For patients with inflammatory bowel disease (IBD), post-inflammatory polyps (PIPs) are associated with greater severity and extent of colon inflammation and higher rates of colectomy, but not with development of colorectal neoplasia (CRN), according to a study published online Dec. 7 in Gastroenterology.
Remi Mahmoud, M.D., from the University Medical Center Utrecht in the Netherlands, and colleagues conducted a multicenter study involving patients with IBD who underwent colonoscopic surveillance for CRN from January 1997 through January 2017.
The researchers found that 29.2 percent of the 1,592 eligible patients had PIPs, which were associated with more severe inflammation, greater disease extent, and reduced likelihood of primary sclerosing cholangitis (adjusted odds ratios, 1.32 [95 percent confidence interval (CI), 1.13 to 1.55], 1.92 [95 percent CI, 1.34 to 2.74], and 0.38 [95 percent CI, 0.26 to 0.55], respectively). The time to development of advanced CRN did not differ significantly between patients with and without PIPs during a median follow-up of 4.8 years. There was no independently increased risk for advanced CRN with PIPs (adjusted hazard ratio, 1.17; 95 percent CI, 0.59 to 2.31). Patients with PIPs had a significantly higher rate of colectomy (P = 0.01).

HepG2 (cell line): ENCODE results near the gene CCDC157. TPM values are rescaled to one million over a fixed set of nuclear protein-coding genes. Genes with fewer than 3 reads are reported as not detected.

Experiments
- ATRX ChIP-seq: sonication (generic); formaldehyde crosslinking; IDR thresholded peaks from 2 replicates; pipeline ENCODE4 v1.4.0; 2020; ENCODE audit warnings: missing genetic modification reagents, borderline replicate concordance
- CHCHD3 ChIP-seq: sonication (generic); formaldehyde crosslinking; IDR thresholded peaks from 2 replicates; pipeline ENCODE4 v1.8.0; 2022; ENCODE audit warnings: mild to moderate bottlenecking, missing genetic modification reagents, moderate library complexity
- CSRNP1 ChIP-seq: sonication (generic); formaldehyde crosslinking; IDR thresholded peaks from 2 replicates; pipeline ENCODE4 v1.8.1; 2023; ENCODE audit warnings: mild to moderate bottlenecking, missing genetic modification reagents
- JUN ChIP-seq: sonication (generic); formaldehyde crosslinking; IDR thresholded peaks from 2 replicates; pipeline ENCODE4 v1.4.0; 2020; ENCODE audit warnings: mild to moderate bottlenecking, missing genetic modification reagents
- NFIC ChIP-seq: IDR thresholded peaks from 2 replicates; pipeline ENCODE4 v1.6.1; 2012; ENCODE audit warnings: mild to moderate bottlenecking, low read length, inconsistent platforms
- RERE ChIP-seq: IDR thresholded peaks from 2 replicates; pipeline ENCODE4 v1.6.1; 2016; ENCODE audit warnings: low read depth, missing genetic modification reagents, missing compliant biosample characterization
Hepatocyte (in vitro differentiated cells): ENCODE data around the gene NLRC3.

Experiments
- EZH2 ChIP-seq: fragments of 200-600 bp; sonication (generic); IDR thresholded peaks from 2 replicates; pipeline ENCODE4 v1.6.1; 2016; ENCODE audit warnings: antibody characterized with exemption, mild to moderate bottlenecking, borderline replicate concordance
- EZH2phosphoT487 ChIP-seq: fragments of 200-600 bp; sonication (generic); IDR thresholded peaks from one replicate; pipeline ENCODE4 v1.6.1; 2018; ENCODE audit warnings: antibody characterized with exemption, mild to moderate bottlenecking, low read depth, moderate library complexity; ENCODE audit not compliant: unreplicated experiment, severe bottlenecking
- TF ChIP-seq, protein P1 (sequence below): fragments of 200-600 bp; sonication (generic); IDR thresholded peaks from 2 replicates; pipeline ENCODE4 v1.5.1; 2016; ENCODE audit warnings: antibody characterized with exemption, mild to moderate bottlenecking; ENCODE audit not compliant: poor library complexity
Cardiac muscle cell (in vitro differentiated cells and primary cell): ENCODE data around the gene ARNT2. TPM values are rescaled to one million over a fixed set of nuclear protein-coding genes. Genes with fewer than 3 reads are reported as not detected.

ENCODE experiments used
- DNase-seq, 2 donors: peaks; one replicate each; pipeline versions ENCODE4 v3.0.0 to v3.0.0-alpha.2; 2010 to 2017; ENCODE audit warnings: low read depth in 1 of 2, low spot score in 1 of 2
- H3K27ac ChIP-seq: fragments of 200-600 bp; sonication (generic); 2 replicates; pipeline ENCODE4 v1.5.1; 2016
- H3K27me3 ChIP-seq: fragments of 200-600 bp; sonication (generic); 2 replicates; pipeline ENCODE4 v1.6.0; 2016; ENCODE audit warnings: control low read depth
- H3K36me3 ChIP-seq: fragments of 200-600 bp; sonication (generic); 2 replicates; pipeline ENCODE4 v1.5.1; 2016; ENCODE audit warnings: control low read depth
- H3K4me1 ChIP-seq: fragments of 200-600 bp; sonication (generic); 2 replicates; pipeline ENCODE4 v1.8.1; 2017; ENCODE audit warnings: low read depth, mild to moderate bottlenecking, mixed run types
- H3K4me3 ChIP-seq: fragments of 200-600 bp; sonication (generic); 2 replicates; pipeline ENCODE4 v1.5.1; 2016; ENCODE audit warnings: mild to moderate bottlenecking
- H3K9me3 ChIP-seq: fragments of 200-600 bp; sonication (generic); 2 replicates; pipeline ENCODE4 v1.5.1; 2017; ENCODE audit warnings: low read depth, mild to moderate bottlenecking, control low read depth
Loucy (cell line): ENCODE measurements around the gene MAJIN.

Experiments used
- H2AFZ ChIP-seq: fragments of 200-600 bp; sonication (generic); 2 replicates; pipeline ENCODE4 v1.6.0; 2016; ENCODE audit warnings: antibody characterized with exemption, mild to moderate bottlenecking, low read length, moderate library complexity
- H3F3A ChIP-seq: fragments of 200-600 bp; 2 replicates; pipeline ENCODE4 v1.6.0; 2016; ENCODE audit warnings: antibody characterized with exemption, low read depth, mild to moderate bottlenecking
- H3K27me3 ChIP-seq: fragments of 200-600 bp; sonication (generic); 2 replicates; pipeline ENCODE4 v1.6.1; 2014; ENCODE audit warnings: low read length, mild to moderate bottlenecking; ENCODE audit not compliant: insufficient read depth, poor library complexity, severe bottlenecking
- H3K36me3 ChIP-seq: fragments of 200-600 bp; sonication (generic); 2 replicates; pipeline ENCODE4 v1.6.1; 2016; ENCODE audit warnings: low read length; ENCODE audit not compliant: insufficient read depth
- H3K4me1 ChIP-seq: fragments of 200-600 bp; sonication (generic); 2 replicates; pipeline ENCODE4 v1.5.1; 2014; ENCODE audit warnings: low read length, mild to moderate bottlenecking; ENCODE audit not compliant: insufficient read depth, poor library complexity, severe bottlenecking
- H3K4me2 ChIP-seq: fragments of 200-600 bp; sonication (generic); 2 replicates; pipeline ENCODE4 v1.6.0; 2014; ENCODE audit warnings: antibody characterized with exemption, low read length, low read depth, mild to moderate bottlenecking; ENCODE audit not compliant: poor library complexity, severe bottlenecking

"Our data suggest that PIPs are not independently associated with increased risk of any degree of CRN on intermediate-term follow-up, an observation that should be considered in developing future IBD colonoscopic surveillance guidelines," the authors write.
Several authors disclosed financial ties to the pharmaceutical industry.